DING JUNHUI’S 5-1 victory over Marcus Campbell in the China Open on Monday was hard earned and could set him on a much needed run through a ranking event after a disappointing season.
Ding enjoyed great local support and they had something to cheer as he saw off the obstinate Campbell with some good potting and excellent tactical play.
The key frame proved to be the fifth – a scrappy affair of 41 minutes – which saw a long safety battle end when Ding sank the yellow from distance, holding superbly for frame ball green.
He scored well in patches and overall seemed relaxed following a run of early defeats in major tournaments. If he beats Mark Davis it will put him into the last 16 of a ranking event for the first time since last September’s Shanghai Masters – a remarkable slump for one so clearly talented and successful but perhaps now coming to an end.
But as Ding made progress, Neil Robertson suffered another close defeat. Having lost 4-3 on the final black to Mark Davis at the World Grand Prix earlier this month, he was beaten 5-4, again on the last black, by Dechawat Poomjaeng.
This time around it was more frustrating for the Australian because he had a pot on the black for victory and missed it. Poomjaeng, who had been sat in his chair shaking his head, believing the match was over, then potted it for a surprise victory.
Robertson at least has more time to prepare for the World Championship but the China Open should not be written off as some meaningless warm-up event. It certainly isn’t by Robertson, who has been in the final in Beijing in each of the last two years. It was obvious from his face at the end that he was gutted to lose in such circumstances.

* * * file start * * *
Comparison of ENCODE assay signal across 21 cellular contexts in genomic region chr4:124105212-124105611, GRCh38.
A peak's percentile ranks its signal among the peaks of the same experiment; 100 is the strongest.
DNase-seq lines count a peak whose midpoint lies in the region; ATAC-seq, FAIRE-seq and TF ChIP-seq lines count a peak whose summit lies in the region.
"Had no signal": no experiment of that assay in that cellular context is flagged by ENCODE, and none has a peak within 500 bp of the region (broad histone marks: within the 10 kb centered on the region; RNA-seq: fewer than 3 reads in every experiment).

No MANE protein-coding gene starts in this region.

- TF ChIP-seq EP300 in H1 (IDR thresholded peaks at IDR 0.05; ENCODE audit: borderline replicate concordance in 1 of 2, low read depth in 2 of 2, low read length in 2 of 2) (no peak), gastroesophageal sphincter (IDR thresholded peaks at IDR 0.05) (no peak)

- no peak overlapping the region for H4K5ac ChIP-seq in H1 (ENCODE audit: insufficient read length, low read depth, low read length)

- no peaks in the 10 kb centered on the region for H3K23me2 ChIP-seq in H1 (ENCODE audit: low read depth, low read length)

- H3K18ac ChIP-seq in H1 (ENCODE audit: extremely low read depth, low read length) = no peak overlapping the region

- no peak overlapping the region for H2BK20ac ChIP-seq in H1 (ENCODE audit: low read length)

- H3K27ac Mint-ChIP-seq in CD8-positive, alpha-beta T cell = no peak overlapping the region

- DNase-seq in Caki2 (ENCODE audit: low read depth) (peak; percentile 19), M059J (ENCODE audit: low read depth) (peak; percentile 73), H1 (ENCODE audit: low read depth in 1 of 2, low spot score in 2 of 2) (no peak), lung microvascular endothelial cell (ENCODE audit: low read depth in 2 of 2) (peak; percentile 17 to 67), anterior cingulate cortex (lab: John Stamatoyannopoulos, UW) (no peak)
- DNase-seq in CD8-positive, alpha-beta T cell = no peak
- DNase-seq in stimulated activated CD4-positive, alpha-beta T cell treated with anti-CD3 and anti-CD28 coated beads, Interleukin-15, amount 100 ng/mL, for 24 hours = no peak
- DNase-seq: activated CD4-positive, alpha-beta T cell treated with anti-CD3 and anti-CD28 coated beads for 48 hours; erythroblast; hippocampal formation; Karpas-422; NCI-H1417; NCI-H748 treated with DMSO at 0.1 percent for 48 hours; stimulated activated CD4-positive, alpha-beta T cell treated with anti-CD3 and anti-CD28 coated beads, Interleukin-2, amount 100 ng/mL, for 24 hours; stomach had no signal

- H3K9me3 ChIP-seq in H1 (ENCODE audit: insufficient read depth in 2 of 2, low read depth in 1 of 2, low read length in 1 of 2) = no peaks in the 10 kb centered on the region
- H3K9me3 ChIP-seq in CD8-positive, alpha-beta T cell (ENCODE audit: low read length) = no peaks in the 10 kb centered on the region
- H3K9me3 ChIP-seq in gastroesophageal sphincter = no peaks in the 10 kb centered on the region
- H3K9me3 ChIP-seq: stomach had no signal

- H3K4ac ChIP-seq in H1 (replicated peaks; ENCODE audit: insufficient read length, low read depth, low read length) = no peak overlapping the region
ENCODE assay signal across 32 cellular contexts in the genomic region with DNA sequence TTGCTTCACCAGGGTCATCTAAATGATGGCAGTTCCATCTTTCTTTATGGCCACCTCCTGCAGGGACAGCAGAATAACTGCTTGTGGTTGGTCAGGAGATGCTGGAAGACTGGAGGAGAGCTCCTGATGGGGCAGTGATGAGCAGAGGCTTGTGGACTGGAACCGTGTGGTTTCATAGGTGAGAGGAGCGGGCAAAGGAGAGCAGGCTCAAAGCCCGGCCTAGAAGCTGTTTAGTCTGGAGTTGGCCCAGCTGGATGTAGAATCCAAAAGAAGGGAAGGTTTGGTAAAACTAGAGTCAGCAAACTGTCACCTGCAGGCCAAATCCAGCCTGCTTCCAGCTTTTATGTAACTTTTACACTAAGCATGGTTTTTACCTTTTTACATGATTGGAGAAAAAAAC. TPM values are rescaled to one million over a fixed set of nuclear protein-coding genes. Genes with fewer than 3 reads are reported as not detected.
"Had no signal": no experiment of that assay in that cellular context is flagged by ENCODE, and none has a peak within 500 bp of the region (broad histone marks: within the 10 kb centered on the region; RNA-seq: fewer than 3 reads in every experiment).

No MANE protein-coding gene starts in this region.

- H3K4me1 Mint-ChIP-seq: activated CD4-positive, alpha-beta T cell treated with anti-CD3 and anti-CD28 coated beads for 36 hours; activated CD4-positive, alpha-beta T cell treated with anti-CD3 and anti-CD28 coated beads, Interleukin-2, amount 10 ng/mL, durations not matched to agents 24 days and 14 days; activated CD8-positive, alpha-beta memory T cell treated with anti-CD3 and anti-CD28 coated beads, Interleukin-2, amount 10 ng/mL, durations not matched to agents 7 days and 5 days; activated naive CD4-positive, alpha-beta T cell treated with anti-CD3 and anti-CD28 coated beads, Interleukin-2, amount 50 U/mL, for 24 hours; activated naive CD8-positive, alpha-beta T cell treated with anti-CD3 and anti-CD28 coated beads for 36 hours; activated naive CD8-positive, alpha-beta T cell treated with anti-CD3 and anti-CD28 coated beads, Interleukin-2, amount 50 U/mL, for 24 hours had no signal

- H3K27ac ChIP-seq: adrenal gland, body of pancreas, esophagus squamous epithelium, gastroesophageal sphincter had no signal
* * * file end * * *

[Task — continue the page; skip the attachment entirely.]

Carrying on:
Mark Selby is another player who always gives it everything and could well be given a hard battle by Mark Joyce, who was forced to become more methodical after remodelling his game after becoming the victim of a physical attack in Birmingham city centre just over four years ago.
They meet in Tuesday’s first live TV match. The second pits Judd Trump – much match hardened of late – against Andrew Higginson.
Among the various other subplots, Stephen Maguire continues to be snooker’s own King Canute – holding back the tide of players just behind him in the rankings as he attempts to secure the final top 16 seeding spot for the Crucible. Maguire defeated David Morris 5-1 to take another significant step towards this.
Robin Hull, whose career was nearly ended because of ill health, was forced to play a wildcard but now gets a bye into the last 32 because Ronnie O’Sullivan has withdrawn.
Peter Ebdon, who continues to battle, battle and then battle some more, did so until 40 minutes past midnight to finally see off Zhang Anda 5-4.
Ebdon has won the China Open title on two occasions and, such is his willpower, cannot be counted out for another good run, although even he would be hard pressed to then immediately get through three best of 19s to qualify for the World Championship.
Photographs by Monique Limbos.